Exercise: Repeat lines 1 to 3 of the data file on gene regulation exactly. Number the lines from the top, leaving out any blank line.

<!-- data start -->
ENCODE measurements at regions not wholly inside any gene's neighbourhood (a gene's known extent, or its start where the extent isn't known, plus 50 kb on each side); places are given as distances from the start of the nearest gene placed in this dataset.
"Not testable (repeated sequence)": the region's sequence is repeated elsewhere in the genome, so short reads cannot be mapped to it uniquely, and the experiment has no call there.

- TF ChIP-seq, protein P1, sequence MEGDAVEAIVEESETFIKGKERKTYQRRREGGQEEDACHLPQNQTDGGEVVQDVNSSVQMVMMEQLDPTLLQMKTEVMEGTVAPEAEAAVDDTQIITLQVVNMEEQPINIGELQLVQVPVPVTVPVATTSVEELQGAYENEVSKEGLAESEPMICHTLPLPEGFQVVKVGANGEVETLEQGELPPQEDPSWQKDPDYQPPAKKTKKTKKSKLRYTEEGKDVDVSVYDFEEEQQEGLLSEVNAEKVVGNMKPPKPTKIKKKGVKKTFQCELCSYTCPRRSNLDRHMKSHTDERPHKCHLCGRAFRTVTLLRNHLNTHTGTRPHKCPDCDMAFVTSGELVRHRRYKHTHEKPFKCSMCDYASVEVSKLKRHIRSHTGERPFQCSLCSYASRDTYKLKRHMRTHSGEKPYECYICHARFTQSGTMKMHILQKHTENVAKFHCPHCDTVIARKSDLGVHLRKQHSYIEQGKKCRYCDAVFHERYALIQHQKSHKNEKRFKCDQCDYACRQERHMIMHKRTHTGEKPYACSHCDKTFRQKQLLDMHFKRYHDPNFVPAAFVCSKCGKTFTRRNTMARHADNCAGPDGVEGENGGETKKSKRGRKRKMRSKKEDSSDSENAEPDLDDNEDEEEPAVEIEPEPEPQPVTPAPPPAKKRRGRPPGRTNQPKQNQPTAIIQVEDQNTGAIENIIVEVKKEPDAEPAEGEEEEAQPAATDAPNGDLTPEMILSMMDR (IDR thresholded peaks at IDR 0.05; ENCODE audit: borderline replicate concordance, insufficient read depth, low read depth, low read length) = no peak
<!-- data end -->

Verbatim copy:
ENCODE measurements at regions not wholly inside any gene's neighbourhood (a gene's known extent, or its start where the extent isn't known, plus 50 kb on each side); places are given as distances from the start of the nearest gene placed in this dataset.
"Not testable (repeated sequence)": the region's sequence is repeated elsewhere in the genome, so short reads cannot be mapped to it uniquely, and the experiment has no call there.

- TF ChIP-seq, protein P1, sequence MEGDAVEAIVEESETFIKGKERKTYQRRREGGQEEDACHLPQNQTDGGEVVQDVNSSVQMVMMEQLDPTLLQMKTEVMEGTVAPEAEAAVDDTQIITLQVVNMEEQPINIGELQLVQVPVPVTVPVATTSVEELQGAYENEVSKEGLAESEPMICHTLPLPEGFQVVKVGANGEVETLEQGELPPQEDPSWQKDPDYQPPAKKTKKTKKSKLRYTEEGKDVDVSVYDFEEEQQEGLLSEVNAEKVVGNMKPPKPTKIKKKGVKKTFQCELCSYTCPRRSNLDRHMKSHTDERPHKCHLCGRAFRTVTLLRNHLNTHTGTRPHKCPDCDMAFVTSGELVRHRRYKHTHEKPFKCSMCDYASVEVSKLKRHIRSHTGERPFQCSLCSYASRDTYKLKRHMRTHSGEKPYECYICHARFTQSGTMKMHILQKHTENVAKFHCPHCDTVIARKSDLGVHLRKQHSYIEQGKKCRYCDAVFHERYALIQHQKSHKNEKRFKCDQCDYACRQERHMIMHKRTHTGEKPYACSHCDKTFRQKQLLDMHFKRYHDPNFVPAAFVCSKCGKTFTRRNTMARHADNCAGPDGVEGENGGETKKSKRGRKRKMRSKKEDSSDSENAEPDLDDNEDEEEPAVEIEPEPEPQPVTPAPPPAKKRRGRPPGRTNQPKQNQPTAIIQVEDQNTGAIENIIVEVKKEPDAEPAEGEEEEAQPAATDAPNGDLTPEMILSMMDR (IDR thresholded peaks at IDR 0.05; ENCODE audit: borderline replicate concordance, insufficient read depth, low read depth, low read length) = no peak